Venezuela's Chief Prosecutor Luisa Ortega Diaz, second left, talks with her counterparts during a meeting of Mercosur trade bloc prosecutors, in Brasilia, Brazil, Aug. 23, 2017. Brazil's attorney general is sharply criticizing the recent ouster of hi
Venezuela's Chief Prosecutor Luisa Ortega Diaz, second left, talks with her counterparts during a meeting of Mercosur trade bloc prosecutors, in Brasilia, Brazil, Aug. 23, 2017. Brazil's attorney general is sharply criticizing the recent ouster of hi

BOGOTA - Venezuela's former top prosecutor, who fled to neighboring Colombia last week, may freely enter and leave the Andean country for the next six months, Bogota said on Thursday, in a move likely to anger President Nicolas Maduro.

Following the removal of the former prosecutor, Luisa Ortega, from her post after she accused Maduro of violating human rights and eroding democracy, she fled Venezuela for Colombia last week with her lawmaker husband.

Trip to Brazil

Ortega then traveled to meet with regional prosecutors in Brazil, where she said on Wednesday she had evidence Maduro was engaged in corruption in the food industry and linked top Socialist Party officials to the Brazilian construction firm Odebrecht's region-wide bribery scandal.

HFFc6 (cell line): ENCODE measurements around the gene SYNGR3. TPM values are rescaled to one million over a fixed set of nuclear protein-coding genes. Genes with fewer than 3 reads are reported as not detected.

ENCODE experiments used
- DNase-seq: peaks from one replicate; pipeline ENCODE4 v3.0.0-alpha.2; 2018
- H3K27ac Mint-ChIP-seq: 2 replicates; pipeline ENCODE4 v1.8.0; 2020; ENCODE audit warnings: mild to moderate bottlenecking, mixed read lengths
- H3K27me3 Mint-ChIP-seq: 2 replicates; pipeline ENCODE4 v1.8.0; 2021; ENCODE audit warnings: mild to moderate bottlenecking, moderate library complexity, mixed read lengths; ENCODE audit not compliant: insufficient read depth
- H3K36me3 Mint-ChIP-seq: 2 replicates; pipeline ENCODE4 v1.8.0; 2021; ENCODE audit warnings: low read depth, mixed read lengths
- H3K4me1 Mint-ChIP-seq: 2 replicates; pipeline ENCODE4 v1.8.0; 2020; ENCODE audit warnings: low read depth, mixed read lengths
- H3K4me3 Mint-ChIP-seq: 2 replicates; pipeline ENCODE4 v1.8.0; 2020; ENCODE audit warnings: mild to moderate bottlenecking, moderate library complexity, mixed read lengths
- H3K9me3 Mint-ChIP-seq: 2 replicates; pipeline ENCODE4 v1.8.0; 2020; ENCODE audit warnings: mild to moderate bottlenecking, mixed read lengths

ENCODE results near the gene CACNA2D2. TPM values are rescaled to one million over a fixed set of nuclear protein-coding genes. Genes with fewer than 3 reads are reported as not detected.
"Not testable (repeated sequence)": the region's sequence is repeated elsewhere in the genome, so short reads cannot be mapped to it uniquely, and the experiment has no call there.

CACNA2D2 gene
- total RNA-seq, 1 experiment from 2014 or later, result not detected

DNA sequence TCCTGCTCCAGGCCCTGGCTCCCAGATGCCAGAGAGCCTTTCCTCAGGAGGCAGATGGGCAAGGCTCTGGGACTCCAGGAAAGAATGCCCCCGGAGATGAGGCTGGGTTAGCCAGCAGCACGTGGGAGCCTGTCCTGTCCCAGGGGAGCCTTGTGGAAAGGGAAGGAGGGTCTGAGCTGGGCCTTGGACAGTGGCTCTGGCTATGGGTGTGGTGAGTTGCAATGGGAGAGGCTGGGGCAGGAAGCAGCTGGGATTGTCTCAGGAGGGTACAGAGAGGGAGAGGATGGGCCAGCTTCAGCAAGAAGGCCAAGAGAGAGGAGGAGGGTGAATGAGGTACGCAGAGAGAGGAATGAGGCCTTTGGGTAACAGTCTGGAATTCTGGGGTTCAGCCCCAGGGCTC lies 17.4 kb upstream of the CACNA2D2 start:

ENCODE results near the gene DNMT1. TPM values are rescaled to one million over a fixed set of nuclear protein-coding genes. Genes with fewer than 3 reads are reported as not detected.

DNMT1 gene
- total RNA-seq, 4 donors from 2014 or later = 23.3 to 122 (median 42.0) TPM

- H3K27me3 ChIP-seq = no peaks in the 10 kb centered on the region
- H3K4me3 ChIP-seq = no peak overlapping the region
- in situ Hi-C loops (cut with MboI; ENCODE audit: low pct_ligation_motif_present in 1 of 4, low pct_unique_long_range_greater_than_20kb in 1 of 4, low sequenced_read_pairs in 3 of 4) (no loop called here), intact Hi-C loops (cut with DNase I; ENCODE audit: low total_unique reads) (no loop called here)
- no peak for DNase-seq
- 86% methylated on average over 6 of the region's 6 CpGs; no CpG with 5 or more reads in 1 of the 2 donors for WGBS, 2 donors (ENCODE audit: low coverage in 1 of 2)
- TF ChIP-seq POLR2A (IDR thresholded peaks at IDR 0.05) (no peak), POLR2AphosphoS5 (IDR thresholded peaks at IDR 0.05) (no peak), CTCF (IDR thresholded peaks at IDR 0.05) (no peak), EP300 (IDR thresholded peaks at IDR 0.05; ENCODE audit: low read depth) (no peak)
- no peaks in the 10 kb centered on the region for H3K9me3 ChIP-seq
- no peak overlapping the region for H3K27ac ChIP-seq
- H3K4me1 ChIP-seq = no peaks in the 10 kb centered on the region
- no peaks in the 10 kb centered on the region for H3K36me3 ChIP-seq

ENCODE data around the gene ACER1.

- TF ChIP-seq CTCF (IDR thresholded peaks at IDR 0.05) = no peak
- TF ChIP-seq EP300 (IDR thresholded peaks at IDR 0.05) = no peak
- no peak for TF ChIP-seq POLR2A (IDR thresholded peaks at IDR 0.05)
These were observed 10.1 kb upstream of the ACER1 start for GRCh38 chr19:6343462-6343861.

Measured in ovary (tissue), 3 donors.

Venezuela's government, which says Ortega is a traitor and hypocrite, has said it requested an Interpol arrest warrant for Ortega and her spouse, German Ferrer.

No Interpol warrant

But in a region where Maduro is becoming a pariah, it seems Ortega will be protected.

“She can enter just like any other foreigner to our territory without any problems,” Colombia's migration chief, Christian Kruger, told journalists on Thursday, adding that there was no Interpol warrant against her.

Colombian President Juan Manuel Santos has said he will grant Ortega asylum if she requests it. A migration agency source told Reuters that Ortega was expected to return shortly to Colombia after her visit to Brazil.

A new constituent assembly fired Ortega during its first session on Aug. 5, but she and some governments in the region have refused to accept the body's decision.